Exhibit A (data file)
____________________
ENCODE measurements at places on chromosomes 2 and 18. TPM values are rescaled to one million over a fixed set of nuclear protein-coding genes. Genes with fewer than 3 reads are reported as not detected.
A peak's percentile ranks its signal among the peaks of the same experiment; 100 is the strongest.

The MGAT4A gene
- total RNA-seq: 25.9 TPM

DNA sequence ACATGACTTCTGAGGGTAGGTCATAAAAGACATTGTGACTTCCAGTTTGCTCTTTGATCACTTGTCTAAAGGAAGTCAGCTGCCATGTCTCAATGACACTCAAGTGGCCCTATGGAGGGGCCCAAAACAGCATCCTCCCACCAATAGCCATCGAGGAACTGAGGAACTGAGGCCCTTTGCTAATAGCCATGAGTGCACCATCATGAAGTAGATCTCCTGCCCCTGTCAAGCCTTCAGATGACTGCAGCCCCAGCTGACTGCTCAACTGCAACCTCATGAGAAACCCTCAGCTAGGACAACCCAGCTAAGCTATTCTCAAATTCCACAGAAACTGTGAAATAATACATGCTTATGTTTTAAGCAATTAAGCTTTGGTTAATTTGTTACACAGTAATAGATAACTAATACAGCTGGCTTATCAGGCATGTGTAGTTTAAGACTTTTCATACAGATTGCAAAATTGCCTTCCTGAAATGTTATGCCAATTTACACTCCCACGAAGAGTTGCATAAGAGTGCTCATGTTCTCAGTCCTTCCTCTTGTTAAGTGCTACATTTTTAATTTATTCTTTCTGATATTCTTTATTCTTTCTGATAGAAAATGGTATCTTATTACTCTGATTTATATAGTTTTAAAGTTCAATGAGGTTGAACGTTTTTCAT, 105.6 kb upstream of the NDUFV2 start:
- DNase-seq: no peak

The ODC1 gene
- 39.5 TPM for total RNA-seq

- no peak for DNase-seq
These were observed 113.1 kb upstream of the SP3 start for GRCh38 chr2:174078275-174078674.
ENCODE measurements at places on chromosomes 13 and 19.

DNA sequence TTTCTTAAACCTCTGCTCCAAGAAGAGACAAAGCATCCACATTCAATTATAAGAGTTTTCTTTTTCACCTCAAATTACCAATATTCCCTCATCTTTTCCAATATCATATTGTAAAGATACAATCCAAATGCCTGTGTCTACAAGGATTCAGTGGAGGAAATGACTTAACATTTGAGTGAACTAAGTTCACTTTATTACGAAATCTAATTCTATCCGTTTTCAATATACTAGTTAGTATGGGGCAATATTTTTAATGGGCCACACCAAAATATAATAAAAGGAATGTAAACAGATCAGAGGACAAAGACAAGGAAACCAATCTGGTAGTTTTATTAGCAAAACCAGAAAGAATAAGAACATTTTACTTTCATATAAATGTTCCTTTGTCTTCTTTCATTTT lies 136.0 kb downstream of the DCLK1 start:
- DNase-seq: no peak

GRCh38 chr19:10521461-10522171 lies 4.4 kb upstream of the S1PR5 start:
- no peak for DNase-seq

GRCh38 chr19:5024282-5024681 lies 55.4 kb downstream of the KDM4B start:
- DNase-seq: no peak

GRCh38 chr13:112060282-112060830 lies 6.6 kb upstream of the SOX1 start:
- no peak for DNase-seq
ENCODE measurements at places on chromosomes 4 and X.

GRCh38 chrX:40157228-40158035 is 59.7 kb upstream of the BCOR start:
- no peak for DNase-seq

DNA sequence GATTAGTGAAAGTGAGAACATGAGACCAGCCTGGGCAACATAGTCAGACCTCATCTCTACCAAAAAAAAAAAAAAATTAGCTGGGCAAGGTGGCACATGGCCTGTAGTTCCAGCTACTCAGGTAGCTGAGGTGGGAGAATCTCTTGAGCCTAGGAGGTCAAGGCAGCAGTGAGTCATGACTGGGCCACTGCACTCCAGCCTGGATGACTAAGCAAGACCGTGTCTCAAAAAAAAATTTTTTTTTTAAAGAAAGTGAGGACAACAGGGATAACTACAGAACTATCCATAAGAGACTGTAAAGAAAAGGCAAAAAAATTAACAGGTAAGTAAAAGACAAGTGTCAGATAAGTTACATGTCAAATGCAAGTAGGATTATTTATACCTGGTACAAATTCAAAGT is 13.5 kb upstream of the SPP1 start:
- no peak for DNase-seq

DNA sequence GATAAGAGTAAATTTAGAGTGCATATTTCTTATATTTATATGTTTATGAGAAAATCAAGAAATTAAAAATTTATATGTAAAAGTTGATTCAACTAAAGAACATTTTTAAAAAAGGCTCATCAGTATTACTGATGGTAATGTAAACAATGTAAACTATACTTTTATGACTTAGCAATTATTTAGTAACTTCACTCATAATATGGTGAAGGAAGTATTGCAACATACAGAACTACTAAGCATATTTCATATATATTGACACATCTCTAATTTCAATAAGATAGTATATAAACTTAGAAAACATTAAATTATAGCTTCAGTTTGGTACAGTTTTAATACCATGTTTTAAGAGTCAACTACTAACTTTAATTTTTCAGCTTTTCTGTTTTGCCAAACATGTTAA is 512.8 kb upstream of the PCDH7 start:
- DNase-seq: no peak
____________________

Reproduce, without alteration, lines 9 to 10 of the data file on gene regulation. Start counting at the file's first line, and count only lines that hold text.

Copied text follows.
- no peak for DNase-seq
These were observed 113.1 kb upstream of the SP3 start for GRCh38 chr2:174078275-174078674.